By the way, is it possible to have FF and Waterfox coexist on this computer, and if so, how do I do it.
Yes, you can. When you install Firefox (or forks of Firefox like Waterfox), the programs install in one place. (On Windows, that will be under Program Files) Your user information, like your bookmarks, passwords and the like are installed in a profile directory somewhere else. (Under Win10 here, profiles get created under C:\Users<username>\AppData\Roaming\Mozilla\Firefox\Profiles. I override that, since the browser will let you choose where profiles are created, and put everything under C:\Mozilla\Profiles\Firefox.)
You can have more than one profile (and I do.) Firefox (and Waterfox) know where the profile they should use by looking at a file called profiles.ini, located in the same place as the profiles directory. You can also have more than one instance of the browser open at a time, as long as each uses a different profile. (The first one to attach to a profile locks it) You can specify which profile to use by invoking Firefox as "firefox -p " (I set that in a shortcut.) You can have more than one instance by invoking Firefox as "firefox -no-remote -p "
When you install Waterfox, it will create a separate profile. If you want it to use your existing Firefox profile, you can if you know what to use as after the -p above.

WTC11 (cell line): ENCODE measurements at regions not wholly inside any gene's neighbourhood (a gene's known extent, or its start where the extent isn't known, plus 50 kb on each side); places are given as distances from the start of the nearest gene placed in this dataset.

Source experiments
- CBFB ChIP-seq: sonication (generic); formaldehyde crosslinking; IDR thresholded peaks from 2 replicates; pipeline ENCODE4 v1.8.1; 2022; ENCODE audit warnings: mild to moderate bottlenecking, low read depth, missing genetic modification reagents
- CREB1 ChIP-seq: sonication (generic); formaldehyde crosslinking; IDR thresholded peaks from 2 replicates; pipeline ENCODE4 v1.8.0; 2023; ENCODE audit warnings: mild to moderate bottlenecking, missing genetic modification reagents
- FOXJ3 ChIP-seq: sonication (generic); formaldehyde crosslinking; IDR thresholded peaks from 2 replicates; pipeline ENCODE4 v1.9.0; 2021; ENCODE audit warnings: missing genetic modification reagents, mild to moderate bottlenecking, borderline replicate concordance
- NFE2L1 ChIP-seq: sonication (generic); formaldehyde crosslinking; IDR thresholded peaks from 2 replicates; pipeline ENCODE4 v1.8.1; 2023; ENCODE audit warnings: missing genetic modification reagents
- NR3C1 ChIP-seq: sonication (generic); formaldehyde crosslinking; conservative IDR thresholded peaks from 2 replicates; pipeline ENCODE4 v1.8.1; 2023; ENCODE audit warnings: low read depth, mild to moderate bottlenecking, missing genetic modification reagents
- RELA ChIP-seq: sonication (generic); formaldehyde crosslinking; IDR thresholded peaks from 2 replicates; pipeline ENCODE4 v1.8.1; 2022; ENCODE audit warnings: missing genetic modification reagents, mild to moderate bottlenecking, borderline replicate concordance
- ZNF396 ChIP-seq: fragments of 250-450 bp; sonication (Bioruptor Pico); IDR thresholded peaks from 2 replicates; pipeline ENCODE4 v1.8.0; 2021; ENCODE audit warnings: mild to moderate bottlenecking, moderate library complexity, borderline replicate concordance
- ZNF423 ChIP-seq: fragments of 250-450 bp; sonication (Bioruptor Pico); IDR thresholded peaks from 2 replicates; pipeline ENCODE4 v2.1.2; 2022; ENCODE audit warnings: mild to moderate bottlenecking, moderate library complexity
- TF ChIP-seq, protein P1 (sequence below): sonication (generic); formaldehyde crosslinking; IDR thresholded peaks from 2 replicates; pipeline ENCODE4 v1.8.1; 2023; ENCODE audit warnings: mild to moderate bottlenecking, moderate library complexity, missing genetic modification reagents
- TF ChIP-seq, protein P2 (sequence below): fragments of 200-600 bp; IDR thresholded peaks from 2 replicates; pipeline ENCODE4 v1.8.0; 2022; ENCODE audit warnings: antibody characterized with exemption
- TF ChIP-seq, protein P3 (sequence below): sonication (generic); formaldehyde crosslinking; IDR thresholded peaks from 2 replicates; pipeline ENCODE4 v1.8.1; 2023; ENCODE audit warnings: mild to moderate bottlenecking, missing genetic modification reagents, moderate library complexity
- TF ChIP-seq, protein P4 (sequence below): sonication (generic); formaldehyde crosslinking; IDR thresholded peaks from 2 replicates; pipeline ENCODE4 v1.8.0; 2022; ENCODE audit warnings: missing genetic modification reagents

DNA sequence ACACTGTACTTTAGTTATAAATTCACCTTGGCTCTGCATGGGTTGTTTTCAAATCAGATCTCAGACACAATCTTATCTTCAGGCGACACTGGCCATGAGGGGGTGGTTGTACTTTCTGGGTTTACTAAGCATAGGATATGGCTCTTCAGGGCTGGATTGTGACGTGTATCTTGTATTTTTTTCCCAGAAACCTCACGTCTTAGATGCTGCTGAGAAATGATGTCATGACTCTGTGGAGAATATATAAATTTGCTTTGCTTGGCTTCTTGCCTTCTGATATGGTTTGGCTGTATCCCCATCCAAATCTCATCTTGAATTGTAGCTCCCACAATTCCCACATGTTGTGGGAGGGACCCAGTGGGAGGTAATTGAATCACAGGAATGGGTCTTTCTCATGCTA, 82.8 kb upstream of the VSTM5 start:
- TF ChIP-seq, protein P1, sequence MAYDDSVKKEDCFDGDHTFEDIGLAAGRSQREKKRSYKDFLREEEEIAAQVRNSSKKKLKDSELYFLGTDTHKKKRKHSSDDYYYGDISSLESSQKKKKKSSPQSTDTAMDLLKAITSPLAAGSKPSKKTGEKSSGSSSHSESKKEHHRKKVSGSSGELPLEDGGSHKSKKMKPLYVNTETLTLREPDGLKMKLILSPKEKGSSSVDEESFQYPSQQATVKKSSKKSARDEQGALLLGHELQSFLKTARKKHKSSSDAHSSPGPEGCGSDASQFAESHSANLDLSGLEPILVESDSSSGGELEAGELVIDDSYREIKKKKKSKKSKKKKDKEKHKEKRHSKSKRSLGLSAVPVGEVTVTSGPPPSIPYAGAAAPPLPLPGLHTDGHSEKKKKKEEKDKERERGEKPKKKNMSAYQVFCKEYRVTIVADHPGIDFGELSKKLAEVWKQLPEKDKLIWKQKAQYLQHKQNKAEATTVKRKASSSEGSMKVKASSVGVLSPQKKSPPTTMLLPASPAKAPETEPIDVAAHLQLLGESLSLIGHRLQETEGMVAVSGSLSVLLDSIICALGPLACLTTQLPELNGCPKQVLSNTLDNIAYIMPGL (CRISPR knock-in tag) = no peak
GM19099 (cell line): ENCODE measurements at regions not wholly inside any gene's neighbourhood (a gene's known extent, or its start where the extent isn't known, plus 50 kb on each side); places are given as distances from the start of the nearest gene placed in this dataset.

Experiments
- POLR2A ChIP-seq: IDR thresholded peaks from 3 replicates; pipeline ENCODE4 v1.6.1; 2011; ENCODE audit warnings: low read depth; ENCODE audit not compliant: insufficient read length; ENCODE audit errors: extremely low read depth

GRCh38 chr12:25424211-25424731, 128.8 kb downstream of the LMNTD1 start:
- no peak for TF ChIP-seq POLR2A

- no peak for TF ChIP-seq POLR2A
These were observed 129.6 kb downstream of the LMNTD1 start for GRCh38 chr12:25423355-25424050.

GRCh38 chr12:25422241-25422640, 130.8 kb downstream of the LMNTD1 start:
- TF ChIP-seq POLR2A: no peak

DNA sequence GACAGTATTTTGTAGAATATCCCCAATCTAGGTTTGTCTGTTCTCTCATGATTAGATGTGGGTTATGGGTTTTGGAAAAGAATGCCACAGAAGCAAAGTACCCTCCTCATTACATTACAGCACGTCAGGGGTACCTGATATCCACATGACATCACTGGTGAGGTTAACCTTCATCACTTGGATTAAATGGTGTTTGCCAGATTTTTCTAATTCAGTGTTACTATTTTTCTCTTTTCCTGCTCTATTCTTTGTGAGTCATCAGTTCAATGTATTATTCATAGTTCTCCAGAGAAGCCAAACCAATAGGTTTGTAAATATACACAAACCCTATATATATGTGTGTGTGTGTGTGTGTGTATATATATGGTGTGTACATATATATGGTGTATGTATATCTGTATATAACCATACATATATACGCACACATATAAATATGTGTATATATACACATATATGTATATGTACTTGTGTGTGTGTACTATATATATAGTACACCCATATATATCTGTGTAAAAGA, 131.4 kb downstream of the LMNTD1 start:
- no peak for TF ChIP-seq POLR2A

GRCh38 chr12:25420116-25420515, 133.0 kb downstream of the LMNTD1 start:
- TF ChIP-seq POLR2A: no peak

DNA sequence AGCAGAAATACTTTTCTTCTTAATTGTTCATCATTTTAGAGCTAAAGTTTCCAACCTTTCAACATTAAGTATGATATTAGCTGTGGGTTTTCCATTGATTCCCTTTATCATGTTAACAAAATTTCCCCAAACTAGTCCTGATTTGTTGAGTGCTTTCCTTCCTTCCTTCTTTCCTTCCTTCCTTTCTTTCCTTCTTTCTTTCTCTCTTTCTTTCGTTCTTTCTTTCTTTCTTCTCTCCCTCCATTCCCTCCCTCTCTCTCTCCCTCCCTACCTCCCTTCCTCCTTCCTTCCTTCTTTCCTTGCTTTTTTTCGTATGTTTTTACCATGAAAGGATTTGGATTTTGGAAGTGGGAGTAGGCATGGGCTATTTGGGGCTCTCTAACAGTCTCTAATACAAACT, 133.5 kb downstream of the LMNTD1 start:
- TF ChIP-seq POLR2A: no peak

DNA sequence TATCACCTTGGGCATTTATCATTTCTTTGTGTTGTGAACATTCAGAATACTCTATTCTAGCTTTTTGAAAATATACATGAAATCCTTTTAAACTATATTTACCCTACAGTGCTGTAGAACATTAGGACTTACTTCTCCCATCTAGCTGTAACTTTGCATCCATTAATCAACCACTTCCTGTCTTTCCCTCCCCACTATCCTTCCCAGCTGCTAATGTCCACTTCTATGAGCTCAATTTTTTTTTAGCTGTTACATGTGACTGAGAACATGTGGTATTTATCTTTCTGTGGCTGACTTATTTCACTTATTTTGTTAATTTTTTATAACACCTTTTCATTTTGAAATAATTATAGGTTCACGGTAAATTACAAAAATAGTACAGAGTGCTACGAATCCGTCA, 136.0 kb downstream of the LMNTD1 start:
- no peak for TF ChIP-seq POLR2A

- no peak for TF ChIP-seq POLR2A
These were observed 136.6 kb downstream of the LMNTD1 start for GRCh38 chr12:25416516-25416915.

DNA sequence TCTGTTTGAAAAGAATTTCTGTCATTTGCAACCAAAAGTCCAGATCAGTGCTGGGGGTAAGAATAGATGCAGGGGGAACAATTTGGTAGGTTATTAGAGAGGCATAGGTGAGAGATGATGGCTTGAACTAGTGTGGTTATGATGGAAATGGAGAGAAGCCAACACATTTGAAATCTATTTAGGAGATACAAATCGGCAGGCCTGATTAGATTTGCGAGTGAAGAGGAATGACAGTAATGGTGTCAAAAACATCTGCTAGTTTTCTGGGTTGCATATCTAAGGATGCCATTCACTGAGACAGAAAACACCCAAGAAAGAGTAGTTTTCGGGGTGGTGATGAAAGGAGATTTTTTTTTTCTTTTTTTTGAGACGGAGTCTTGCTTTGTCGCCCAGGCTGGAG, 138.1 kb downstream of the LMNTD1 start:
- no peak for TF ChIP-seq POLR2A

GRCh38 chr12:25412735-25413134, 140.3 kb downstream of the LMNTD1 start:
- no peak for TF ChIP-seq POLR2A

I looked at Waterfox a while back. It’s a worthy effort but I am not confident of its long term prospects. Waterfox deliberately uses a version of the Gecko rendering engine from before the changes that broke existing older extensions. Gecko is enormous, and nobody understands all of it. (I follow various Firefox bugs, and the first problem when a reported bug is confirmed is finding out where the bug is, and which Mozilla developers know enough about that part of the code to make the fix.)
I don’t know what development resources Waterfox has, but simply back porting security fixes made to base Gecko will be a challenge.
I used an ESR version of Firefox to buy time while I waited for compatible Quantum extensions to replace the ones I’m using. There are still a few gaps, but I found enough to let me use Quantum as my default browser.
I think you need to do some research on replacements for your critical stuff.
The password manager is still a hole. There are third-party password managers, but none that currently work in FF itself. (The last I knew, an API change that would permit one to work was under security review at Mozilla.)
You can get a dump of your password file using a third party utility from Nirsoft - https://www.nirsoft.net/utils/passwordfox.html, so you can at least see what they are. There is no current way to import that dump into another Firefox/Waterfox instance.
The visual changes you use Classic Shell for can be largely done in CSS, and the chap behind Classic Theme Restorer has a Github site for it. See https://github.com/Aris-t2/CustomCSSforFx